An Imaginary Life
|An Imaginary Life|
First edition (US)
|Cover artist||Bill Bachman|
|Publisher||George Braziller (US)
Chatto & Windus (UK)
|March 1978 (US)
September 1978 (UK)
|Media type||Print (Hardcover)|
|LC Class||PZ4.M25565 Im 1978 PR9619.3.M265|
Whilst there, Ovid lives with the natives, although he doesn't understand their language, and forms a bond with a wild boy who is found after having been brought up by wolves. The relationship between Ovid and the boy, at first one of protector and protected, becomes an alliance between two people in a foreign land.
Ovid comes to Tomis enculturated with a Roman world view and through his attempts at teaching the boy language is able to free himself from the constrictions of Latin and the encompassing perception of reality that is his only barrier against transcendence.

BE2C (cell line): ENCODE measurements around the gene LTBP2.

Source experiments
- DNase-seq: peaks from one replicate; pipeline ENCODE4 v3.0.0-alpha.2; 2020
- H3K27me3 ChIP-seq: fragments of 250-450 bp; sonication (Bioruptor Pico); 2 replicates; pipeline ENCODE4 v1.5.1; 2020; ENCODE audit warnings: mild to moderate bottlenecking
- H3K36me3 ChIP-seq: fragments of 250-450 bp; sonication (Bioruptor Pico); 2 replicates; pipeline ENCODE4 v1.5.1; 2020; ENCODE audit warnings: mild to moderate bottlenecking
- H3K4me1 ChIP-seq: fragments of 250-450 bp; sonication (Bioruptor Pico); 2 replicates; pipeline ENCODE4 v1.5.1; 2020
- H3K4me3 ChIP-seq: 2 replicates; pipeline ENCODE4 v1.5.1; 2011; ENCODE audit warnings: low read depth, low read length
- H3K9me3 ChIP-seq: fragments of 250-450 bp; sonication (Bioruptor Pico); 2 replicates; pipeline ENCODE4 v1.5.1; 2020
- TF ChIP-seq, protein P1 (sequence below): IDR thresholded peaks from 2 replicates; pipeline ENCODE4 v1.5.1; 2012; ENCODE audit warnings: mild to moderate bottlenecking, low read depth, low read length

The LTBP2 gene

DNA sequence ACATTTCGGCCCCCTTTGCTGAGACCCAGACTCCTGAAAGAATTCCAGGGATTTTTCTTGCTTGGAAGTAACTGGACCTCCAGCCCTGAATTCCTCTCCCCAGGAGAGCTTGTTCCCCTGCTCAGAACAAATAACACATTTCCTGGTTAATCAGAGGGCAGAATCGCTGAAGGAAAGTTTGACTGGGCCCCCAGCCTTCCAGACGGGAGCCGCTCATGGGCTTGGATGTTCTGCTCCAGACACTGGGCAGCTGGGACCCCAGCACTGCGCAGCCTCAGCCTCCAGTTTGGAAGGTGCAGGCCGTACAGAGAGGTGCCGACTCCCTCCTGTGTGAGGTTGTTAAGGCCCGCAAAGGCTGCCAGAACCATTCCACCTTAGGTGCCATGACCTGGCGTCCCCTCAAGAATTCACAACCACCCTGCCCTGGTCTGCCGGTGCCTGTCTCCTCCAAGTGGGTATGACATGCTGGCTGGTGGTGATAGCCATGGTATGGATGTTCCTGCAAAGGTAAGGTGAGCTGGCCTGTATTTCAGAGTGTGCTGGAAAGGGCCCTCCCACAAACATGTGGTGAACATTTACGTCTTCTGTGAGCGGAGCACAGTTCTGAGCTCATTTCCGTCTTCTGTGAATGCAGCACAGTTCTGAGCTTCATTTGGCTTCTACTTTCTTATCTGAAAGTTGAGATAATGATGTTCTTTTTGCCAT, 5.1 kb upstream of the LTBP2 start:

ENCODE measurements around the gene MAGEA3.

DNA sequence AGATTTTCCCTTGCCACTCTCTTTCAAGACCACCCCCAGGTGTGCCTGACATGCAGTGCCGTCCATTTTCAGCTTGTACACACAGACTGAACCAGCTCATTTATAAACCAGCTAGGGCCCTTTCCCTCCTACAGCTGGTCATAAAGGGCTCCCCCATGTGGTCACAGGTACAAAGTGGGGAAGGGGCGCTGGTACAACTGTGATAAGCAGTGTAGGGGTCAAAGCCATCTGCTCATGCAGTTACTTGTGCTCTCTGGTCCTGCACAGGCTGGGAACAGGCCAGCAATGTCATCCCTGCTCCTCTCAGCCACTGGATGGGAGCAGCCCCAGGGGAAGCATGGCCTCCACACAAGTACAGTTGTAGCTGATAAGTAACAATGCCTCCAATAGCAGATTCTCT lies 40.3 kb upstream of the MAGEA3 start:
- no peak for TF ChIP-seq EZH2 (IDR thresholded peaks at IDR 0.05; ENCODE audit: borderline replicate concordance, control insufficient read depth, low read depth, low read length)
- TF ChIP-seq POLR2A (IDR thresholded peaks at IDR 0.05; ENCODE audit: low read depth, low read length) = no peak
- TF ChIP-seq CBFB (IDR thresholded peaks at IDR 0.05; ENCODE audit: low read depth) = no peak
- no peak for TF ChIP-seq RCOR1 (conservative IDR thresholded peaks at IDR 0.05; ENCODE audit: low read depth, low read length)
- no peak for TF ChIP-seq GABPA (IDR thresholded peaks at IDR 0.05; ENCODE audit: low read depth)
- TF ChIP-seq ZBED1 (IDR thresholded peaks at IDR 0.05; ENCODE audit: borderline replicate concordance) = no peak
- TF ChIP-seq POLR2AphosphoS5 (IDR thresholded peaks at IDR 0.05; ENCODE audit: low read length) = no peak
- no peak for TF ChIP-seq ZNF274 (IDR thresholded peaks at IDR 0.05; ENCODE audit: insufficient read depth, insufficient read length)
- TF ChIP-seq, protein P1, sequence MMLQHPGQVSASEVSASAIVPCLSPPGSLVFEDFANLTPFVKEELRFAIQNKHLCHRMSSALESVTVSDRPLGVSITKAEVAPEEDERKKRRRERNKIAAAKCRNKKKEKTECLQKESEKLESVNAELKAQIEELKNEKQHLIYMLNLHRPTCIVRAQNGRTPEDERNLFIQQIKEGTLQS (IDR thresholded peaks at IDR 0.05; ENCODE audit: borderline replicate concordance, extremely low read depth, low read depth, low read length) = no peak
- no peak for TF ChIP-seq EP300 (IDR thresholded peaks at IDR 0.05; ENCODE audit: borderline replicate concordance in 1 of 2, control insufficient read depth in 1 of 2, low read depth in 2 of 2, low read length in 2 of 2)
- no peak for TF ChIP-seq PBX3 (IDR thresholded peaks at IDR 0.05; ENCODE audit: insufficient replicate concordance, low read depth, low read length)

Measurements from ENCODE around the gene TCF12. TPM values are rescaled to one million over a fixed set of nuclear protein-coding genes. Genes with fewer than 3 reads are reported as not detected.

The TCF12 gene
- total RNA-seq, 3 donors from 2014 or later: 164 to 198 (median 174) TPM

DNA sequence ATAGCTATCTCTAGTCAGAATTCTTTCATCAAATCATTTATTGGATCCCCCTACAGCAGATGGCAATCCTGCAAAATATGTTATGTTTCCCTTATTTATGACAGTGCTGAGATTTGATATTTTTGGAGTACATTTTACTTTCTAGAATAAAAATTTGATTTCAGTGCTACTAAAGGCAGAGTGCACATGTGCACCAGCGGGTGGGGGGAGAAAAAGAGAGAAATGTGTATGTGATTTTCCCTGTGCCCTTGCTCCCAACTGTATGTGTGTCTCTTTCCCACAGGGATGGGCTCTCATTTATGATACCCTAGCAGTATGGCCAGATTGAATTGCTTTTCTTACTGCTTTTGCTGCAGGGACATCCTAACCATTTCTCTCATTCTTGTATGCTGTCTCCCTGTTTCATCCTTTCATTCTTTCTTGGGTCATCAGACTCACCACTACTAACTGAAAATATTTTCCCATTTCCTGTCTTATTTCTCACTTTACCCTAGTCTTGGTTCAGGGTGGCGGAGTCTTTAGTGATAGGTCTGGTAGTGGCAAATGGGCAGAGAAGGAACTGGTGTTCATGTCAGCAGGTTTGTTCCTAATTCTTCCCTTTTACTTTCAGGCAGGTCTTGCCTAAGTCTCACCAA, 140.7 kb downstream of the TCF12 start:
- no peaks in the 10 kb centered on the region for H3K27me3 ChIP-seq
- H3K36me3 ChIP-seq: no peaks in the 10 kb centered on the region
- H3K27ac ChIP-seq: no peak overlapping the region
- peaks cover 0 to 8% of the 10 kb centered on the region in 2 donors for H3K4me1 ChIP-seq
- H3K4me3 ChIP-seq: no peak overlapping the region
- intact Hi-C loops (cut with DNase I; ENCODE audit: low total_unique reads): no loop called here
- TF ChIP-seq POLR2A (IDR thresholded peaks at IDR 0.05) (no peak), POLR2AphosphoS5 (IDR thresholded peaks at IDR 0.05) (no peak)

The novel is comparable to the poems of William Wordsworth in the idea of child and childhood affecting a perception of nature.[clarification needed] Ovid is continually searching for the Child and what he represents to him. He goes so far as to capture him in an attempt to learn from him, and to teach him language and conventions.
Malouf has been described as a post-colonialist author. He wrote this novel when issues with the treatment of the indigenous people of Australia was under question, and the White Australia Policy and paternalistic mentality were inherent in society. These values can be seen in An Imaginary Life, with the Child, so wild and close to nature, captured by an encultured person who wishes to teach him.
|This article about a 1970s novel is a stub. You can help Wikipedia by expanding it.|